Cyprus Mail

Acquisition of immovable property by aliens

‘There is a need for reform of the relevant legislation for the acquisition of immovable property by aliens’


THE acquisition of immovable property by British citizens after December 31, 2020, when the Brexit transition period ended, is divided between those who purchased it before that date, for whom no permission is required from the district officer and those acquiring property  through purchase, donation or inheritance after, for whom permission is required, as well as for citizens of non-EU countries, according to Cap.109 and the regulations issued by the Council of Ministers and the relevant circulars.

According to them, permission is granted only for the acquisition of up to two units, which can be in different developments and be either two housing units, or a housing unit and a shop of up to 100sqm, or one residential unit and an office with an area of up to 250sqm. Also, permission is granted for acquisition of a plot or land that has not been divided into plots with an area of up to 4.000sqm if it is intended for the construction of a private residence. In the case of spouses, only one permission is granted.

Regarding a citizen or a legal entity of an EU member state, no permission is needed from the district officer and there are no restrictions regarding acquisitions.

Any alien can set up a Cypriot company and acquire property regardless of its management or shareholding structure without any restrictions. The reasonable question which arises is why the aforementioned restrictions exist for physical persons, since they can acquire an immovable property through a company. It also appears that Cap.109 needs to be reformed, since many of its provisions are not applied and the current situation has substantially changed.

The relevant provisions of Cap.109 constitute a paradox, since they impose restrictions on both physical and legal persons, while for legal entities they are not applied in practice. An alien who is a physical person is not allowed to acquire an immovable property of an extent of more than 4,000sqm nor is he entitled to deposit his sale contract at the land registry for specific performance purposes and there is even a restriction for the purpose of acquiring it. It is possible to purchase property larger than allowed, but depositing the contract for specific purposes would violate the law. Consequently, an alien can, under the present circumstances, acquire a contractual right but not be able to have it registered in his name.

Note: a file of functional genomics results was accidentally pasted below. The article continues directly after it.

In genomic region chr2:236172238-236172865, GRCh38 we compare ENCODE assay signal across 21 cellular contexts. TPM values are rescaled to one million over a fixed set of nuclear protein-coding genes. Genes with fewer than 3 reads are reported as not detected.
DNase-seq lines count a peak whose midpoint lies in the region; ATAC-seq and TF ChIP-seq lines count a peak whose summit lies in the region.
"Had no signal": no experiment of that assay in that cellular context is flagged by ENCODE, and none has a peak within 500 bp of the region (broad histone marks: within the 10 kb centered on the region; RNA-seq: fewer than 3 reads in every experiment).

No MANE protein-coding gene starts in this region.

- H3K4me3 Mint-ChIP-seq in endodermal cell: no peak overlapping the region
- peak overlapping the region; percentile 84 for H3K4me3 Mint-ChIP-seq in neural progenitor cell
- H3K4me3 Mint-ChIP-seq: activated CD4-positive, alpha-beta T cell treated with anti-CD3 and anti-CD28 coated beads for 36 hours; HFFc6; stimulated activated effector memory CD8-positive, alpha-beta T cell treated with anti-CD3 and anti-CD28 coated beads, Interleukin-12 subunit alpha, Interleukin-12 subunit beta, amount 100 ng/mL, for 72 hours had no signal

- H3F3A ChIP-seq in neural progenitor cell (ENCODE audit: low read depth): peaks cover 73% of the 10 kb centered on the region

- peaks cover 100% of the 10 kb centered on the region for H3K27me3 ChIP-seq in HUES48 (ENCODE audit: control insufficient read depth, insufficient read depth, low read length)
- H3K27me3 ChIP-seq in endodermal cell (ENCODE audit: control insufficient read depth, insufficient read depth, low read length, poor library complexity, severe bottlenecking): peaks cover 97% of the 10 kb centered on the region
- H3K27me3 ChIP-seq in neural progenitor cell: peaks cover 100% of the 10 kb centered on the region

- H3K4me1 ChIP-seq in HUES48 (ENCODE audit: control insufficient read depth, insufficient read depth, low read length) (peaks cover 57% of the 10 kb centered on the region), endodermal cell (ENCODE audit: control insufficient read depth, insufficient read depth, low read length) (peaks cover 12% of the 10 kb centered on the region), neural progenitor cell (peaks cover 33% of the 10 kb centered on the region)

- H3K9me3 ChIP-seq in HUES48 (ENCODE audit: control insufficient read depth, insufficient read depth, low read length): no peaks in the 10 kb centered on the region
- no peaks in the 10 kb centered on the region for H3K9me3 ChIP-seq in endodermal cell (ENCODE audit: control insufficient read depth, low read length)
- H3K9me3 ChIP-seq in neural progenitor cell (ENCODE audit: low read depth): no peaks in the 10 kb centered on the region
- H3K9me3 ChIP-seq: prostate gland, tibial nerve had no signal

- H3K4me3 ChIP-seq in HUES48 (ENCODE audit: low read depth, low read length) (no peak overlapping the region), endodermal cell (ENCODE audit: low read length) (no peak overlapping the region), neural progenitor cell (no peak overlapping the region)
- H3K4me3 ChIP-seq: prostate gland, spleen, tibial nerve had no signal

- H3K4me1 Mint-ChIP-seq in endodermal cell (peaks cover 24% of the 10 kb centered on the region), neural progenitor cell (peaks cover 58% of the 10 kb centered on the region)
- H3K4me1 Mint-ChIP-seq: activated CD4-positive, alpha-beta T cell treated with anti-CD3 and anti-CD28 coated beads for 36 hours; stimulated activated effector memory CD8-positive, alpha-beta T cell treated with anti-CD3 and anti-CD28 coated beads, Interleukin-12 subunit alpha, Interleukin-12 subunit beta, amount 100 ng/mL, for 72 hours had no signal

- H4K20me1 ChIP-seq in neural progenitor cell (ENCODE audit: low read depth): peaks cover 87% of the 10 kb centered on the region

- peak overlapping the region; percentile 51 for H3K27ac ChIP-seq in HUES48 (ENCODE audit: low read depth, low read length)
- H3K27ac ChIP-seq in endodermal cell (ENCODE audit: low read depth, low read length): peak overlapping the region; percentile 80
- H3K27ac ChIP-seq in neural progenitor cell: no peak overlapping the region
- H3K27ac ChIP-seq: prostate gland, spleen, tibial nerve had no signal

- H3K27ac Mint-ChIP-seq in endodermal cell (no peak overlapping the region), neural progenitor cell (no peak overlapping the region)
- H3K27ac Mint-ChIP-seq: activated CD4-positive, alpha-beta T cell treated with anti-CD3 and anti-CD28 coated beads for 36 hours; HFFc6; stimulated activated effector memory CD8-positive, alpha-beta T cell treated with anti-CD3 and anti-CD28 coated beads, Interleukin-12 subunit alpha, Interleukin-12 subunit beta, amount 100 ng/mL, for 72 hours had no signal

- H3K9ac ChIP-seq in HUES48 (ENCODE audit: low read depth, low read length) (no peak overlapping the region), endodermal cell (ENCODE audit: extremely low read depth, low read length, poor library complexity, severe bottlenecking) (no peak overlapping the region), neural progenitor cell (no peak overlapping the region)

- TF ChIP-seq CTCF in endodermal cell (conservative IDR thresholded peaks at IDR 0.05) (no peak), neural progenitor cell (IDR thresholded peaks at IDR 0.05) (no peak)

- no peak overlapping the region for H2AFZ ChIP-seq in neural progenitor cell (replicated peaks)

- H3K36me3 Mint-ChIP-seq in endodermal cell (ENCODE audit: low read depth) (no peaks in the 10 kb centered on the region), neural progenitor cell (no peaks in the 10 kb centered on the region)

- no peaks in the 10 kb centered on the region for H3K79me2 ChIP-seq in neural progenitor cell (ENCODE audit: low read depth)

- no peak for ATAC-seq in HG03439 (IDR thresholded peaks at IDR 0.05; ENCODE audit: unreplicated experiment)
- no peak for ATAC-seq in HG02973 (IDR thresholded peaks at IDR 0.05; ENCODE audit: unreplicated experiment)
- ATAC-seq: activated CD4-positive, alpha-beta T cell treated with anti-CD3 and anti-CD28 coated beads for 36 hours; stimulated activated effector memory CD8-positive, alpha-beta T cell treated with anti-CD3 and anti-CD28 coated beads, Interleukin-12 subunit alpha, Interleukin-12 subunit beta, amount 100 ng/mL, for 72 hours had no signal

Based on the provisions, an alien must submit an application – type 145 to the district officer, in which information is requested, such as country of origin and address of permanent residence or address of residence in Cyprus, passport details, occupation, marital status, number and age of children, financial status and details of any other real estate in Cyprus belonging to the applicant or a member of his family. Also, they must provide details of the property for which the application is made, details of its registered owner, price and purpose for which the property is purchased, details of the applicant’s visits to Cyprus and whether they intend to settle permanently in the country and other relevant information. Moreover, they must submit a topographical plan, a copy of the title deed or a copy of the building permit, a copy of the duly stamped sale contract, a floor plan of the house or apartment excluding old houses mentioned on the title deed, and in cases of division of land into plots, a division plan; in areas of residential development, a plan must be submitted showing the position of the house in relation to the entire holding.

It is understandable specific information from aliens be required, especially the source of income and the financial status of the applicant, but the government should place emphasis the use of the property and the income it brings to the applicant after its purchase, in order to avoid any tax evasion. There is a need for reform of the relevant legislation and the government should examine it as soon as possible.


George Coucounis is a lawyer in Larnaca and the founder of George Coucounis Llc, [email protected]

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